After my brief tour I will tell you I have a lot more hope that I can accomplish this goal.

We began in a large, organized and well-lit room where several instructors were working with the disabled adults on theater. We then progressed into a clean kitchen where several other adults were whipping up something delicious (if it wasn’t for the forthcoming Indian food I would have been jealous), an activity which they do several times per week. We finished the tour by ending up in a conference room where the adults were working on life skills such as creating budgets and goals for their future.

In each room, every client looked happy.

Do I think Justin would get anything out of a program like this? No, I don’t. I will be looking for something with daily outings, access to computers and DVDs, maybe even a heated pool if possible. I know my boy’s likes and dislikes and his ability level, and this program would never match them.

But still, on a whim I got to see a place that was clean, and where the participants were happy and safe. I got to meet a director impassioned to deliver excellent services to her charges, who was excited about all the things she hoped to bring to her program in the years to come.

In one day I got chicken tikka masala and hope.

A good day for all.

 

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February 25, 2020

The Big Picture

Posted in Fun Stuff, Life's Little Moments, My Take on Autism tagged , , at 11:45 am by autismmommytherapist

In the past several weeks I’ve been talking to parents of young autistic kids, and it has brought back memories of many of the struggles and triumphs I had with both my children back in the day. There were some dark years back then, and some resounding triumphs too. I remember having an overwhelming sense of urgency to “get it right,” that a certain diet or classroom or instructional methodology would make the difference between whether or not he ever ate a vegetable, spoke, or lived an independent life.

I can tell you now with complete honesty that except for the vegetables, none of those things came to or will ever come to pass.

The truth is despite excellent teachers, therapists, and a teacher mom who worked non-stop with him for almost two years before he went to school because Early Intervention in Virginia for autistic kids was a joke, he will never achieve the latter two goals. I can’t say I’m at peace with this. I will particularly never be reconciled with his lack of future independence due to the safety issues, but I will say I have accepted it.

Really, what else is there to do when you’ve tried everything.

Talking with parents about their young kids and their hopes and dreams for them often makes me take a look at the choices my husband and I made with both boys. There are definitely some things I would do differently.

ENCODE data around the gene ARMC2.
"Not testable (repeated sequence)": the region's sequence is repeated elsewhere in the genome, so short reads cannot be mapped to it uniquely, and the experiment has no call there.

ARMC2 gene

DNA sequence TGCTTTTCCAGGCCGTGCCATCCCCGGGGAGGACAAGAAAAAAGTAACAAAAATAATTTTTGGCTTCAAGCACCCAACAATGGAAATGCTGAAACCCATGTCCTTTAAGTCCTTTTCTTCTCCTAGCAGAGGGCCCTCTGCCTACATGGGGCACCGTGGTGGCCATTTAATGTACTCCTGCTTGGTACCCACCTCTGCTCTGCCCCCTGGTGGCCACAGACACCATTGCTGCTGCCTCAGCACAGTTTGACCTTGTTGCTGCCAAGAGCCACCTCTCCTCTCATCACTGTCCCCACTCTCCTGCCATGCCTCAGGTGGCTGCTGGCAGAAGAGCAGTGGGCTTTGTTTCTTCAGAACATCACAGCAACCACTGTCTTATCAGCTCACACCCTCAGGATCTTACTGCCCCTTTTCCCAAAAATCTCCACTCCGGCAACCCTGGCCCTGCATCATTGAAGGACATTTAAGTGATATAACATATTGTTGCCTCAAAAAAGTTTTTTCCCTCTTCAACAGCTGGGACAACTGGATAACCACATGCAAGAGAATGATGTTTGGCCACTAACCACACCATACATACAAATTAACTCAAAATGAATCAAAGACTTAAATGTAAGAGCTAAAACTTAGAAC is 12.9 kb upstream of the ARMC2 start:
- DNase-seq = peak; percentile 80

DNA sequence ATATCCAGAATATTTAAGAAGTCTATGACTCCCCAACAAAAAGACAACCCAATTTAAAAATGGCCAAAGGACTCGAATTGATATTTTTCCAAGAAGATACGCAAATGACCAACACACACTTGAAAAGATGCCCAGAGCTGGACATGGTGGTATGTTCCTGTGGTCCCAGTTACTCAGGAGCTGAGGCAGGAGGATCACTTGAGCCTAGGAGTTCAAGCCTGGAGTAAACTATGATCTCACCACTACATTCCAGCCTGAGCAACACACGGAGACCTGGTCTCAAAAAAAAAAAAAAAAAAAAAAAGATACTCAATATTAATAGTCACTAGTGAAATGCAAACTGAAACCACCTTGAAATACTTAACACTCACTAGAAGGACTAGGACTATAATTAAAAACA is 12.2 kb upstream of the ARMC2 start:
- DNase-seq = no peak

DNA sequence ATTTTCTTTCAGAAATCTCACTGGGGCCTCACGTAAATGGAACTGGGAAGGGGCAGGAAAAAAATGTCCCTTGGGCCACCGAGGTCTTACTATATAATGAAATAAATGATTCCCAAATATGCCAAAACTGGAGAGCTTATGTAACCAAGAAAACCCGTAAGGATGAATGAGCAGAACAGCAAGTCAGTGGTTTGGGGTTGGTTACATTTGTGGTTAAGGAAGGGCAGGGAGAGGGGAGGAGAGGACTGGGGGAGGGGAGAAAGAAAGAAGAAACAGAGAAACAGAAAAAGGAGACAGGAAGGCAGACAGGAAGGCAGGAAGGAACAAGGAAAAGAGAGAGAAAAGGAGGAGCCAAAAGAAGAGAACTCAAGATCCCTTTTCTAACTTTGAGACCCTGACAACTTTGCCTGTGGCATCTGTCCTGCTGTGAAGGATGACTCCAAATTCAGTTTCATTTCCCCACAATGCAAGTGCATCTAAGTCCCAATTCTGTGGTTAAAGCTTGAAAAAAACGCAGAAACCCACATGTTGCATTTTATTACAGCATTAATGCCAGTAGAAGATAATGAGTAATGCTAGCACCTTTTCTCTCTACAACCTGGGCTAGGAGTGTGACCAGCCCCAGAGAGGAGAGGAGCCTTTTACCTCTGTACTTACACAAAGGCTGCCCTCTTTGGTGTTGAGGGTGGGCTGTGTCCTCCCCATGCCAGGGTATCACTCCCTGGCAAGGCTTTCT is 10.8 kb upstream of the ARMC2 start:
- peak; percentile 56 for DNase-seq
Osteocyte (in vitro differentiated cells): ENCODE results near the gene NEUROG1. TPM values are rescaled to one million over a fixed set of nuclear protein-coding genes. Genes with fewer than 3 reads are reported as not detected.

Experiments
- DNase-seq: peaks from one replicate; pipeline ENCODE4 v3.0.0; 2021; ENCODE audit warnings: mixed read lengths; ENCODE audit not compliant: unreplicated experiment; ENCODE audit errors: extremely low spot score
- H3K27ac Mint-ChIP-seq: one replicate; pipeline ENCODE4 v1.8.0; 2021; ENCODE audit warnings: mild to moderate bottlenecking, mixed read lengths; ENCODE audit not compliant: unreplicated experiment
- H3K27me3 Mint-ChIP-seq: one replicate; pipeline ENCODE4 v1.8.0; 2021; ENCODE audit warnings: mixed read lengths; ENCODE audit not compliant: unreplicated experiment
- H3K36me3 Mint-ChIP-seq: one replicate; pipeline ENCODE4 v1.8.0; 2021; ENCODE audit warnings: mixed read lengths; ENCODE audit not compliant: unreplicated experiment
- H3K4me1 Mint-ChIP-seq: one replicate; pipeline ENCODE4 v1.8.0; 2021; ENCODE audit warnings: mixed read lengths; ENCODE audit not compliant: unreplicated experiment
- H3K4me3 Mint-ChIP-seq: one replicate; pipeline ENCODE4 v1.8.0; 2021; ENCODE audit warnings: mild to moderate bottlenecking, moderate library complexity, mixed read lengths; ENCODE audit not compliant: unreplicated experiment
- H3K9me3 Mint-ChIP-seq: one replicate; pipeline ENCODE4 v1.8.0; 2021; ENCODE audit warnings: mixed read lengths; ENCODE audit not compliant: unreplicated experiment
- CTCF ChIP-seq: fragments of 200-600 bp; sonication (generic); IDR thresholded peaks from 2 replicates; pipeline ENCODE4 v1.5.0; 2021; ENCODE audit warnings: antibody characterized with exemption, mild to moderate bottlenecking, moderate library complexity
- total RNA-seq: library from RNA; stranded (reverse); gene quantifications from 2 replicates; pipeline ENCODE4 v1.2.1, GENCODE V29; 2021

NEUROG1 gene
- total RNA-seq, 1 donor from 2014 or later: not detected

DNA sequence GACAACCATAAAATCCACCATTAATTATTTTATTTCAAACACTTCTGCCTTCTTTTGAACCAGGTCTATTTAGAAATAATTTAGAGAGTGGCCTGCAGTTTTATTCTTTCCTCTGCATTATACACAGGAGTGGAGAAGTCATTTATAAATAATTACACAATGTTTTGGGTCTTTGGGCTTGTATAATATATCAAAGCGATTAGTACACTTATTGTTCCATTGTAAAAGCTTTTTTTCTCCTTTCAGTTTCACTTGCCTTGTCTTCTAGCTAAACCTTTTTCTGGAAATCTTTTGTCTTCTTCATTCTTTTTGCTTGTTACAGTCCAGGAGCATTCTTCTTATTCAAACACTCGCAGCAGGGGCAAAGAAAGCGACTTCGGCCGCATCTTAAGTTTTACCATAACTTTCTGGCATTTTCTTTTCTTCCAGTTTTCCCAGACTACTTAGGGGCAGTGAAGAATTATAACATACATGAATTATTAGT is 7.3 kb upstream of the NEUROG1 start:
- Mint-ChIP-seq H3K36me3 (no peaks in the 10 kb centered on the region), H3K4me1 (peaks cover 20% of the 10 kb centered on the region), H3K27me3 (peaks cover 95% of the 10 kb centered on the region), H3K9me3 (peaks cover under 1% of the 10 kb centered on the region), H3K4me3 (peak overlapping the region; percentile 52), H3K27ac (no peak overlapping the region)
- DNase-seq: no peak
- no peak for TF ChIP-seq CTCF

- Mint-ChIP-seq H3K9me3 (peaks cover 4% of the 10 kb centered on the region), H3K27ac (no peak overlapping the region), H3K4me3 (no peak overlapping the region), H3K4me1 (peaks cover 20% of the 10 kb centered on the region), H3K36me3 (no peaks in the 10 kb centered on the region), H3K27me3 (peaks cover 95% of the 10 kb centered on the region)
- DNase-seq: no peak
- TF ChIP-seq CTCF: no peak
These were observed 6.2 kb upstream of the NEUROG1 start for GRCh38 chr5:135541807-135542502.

But there is one thing I would not. And that is knowing when to let go.

Perhaps there are parents out there able to look at their toddlers and be at peace with the fact they’ll never have functional language, but I was not one of those parents. I read everything out there, and at the time a few studies showed that sign language seemed to encourage more verbal speech than other methods of communication. When we finally moved to New Jersey and had excellent Early Intervention services I remember being so adamant that the team sign with him for this reason. I did not take into account his lack of imitation skills, or his fine motor issues. We went on in this vein for months, with little or no progress.

And finally a member of the team pointed these deficits out to me, recommended the PECS system which could eventually lead to an iPad for communicating, and let me think about it.

Although it felt a little bit like I was giving up on speech, I had to look at the big picture- that my son needed a method of communicating or he would be deeply frustrated his entire life. Just because he was bright and I wanted him to talk didn’t mean he ever would. I had to do what was best for him with the skills he had.

Eventually he moved onto the iPad and Proloquo2go, and can communicate his needs beautifully. He had some words before he developed tic disorder, but they are mostly gone now. Thankfully due to his ability to read and type simple words he still has a means to tell the world what he wants.

If I had never listened to that therapist there might have been a different story.

Keeping the big picture in mind is crucial when you’re making the huge, and sometimes small, decisions about your child’s life. When Justin was younger we really wanted him in a public school setting where he’d have opportunities to engage with neurotypical peers. It eventually became obvious that the public school system would not be able to meet his needs, and his father and I had to consider private autism schools where there’d probably be no chance of immersion in the neurotypical world. We made the choice to move him, and it was without question the best decision we’ve ever made for him.